The NFL draft is basically one month away. Whew. What a tiresome draft cycle it has been, but the takes are still heating up all over draft coverage. I would not call myself an “outsider” of the process, as I have my own hand in evaluation and such, but it is interesting to see how differently “Big Draft“, the NFL and the rest of the football community, interact with prospects and philosophies.
Here are a collection of thoughts, or thots, on the process, players and the like.
The Paul Dawson Discussion: Paul Dawson has taken the world by storm, albeit very, very slowly. After a highly regarded season at TCU, Dawson has bombed the draft process, posting an atrocious combine after months of questions surfacing about his character and work ethic. A lot of people attributed his combine to ill preparation, but a second glance at the tape revealed a player who was never athletic to begin with. Dawson often would make gambles in terms of play direction and attempt to make the play before it happened. This would sometimes result in a “wow” play that created the illusion of an intelligent linebacker with good burst.
However, there were often times where he miscalculated and ended up on the complete opposite end of the play, making himself a liability at the least. It is also worrying that he constantly got washed out in the run game, that he had difficulty bringing down running backs, and had issues dropping into coverage… Basically, Dawson is a bad athlete at linebacker who was getting hype by many (me, for a bit, even) by being a gambler.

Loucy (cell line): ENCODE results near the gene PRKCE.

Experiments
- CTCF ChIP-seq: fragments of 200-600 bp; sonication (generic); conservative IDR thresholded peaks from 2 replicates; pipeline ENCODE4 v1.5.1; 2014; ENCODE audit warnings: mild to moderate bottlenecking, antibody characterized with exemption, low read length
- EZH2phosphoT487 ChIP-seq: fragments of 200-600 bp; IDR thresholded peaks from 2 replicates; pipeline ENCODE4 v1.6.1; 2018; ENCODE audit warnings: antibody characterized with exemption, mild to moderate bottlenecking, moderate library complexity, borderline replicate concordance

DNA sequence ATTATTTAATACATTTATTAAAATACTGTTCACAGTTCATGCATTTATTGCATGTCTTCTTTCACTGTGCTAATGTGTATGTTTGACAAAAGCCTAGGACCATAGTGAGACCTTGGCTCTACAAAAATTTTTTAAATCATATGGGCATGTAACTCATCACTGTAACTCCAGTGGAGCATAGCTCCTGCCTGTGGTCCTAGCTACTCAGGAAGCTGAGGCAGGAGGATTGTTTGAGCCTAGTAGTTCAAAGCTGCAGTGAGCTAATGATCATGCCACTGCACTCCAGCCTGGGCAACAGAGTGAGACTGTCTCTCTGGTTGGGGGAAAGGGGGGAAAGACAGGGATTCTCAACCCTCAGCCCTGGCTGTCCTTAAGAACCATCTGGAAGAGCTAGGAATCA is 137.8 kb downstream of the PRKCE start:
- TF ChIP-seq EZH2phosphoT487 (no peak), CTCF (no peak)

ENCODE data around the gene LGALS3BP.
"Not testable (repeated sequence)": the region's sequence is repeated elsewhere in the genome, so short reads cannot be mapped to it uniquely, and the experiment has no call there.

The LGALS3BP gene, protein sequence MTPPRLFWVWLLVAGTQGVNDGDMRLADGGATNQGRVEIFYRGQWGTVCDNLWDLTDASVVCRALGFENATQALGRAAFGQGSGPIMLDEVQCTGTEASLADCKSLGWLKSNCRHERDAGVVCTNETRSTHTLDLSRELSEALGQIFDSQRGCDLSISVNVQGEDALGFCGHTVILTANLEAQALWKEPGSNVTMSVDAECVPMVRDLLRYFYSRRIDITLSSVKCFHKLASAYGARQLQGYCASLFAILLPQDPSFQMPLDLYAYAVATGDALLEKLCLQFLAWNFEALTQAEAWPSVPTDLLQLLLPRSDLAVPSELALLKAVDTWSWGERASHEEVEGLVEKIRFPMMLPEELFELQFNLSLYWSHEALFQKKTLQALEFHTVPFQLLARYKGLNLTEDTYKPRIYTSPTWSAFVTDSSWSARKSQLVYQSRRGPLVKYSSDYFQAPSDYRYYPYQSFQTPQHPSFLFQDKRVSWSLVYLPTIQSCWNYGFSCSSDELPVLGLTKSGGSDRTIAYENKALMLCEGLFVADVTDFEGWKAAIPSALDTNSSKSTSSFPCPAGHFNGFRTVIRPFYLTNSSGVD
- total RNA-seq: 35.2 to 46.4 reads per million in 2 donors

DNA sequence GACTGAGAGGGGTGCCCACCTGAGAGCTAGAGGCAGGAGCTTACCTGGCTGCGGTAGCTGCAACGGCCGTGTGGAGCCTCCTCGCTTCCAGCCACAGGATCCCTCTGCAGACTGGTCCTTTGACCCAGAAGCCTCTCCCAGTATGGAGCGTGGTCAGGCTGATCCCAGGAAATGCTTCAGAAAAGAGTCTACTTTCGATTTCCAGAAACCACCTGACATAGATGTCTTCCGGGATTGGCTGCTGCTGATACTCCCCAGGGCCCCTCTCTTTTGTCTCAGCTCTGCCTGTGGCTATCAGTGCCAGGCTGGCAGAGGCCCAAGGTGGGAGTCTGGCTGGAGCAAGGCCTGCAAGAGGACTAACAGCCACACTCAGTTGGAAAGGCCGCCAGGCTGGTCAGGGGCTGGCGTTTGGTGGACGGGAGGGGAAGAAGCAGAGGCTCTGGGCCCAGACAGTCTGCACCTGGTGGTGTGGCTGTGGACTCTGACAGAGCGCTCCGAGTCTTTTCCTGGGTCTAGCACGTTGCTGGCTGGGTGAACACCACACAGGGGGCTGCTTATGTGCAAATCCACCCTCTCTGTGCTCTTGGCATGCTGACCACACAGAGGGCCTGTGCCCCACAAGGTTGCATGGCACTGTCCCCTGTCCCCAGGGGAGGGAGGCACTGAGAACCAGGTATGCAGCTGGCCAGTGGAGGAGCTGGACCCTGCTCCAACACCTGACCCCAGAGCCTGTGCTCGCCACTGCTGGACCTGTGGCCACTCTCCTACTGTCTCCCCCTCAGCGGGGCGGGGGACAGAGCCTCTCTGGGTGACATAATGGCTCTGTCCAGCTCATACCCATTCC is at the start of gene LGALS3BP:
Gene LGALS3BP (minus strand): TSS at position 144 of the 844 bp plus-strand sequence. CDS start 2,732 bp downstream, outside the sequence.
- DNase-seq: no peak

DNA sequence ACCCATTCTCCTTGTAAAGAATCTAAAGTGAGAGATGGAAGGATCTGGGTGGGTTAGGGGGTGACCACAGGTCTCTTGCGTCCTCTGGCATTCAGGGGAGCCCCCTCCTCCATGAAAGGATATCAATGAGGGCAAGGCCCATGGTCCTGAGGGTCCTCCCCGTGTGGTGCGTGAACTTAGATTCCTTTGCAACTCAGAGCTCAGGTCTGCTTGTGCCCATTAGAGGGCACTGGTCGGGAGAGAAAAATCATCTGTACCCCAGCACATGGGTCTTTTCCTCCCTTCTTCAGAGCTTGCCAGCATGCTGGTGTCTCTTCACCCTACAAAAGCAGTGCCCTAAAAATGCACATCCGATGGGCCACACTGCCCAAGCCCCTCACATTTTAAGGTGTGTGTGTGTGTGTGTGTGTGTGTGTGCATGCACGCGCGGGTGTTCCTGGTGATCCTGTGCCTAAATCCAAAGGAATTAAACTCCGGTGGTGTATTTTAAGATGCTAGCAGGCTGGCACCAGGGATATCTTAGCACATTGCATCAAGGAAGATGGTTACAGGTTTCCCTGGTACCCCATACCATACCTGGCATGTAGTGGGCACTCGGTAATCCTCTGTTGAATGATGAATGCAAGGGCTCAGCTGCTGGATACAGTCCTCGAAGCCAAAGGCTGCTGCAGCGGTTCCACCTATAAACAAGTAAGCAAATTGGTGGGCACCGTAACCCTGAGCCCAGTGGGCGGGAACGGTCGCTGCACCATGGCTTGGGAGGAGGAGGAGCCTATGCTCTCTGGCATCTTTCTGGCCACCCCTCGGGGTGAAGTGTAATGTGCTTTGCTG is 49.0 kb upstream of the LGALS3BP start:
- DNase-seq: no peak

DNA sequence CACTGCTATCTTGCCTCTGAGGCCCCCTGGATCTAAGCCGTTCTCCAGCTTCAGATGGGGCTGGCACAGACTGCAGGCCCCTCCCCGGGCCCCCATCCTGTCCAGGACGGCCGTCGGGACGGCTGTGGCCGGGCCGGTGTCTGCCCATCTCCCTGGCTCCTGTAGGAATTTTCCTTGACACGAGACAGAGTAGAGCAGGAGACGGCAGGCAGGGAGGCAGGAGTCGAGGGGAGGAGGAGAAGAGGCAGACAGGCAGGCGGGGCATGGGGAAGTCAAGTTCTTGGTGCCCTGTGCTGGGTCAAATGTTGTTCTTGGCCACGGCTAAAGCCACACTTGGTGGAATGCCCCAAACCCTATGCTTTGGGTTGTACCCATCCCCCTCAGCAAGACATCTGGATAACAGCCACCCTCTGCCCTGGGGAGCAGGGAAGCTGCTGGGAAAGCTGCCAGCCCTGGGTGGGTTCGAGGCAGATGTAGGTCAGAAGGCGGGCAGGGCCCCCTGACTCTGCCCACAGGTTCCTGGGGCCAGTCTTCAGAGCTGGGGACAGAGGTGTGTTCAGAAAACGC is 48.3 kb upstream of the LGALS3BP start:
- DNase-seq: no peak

If this is the type of player you want, a playmaker at linebacker, look no further than Clemson’s Stephone Anthony.
Anthony is a bit of the same linebacker from a style perspective, but he has much better burst closing on the ball and is actually a good athlete. I am one of the biggest proponents of football IQ when evaluating a prospect, but Dawson’s mental game is way overstated and he is just not an NFL athlete.
Melvin Gordon and Variance at Running back: This running back class is so, so good and whom people have as the top guy really comes down to preference (unless it is Tevin Coleman, that makes no sense). A big knock on Gordon as a prospect is that he varies too much from down to down and that his style is not conducive to an every down running back. Now, I think that Gordon has much better vision and creativity as a running back than given credit for, but even so, I think knocks on him are flawed from a philosophical perspective.
Obviously, everyone has different ideas on what they want from players, so maybe this is just my perspective: For the most part, I hate high variance in players.
I do not like number one receivers who drop passes or give up on routes, I do not like corners who lose themselves in zone coverage from time to time, and I do not like tackles who get crossed up in pass protection or have bad technique, etc. However, if you want high variance from any position on a football team, I do not think that trait has any more value than it would with running backs. A running back will likely touch the ball 20-30 times a game and if they have the ability to break off a 15 yard run on five or six of those carries, that is a pretty deadly dynamic to have on a team. Also, running the football in the NFL is a game of attrition, and running backs have the chance at bigger runs later in the game, so why not take a guy who bust everything wide open on any given down?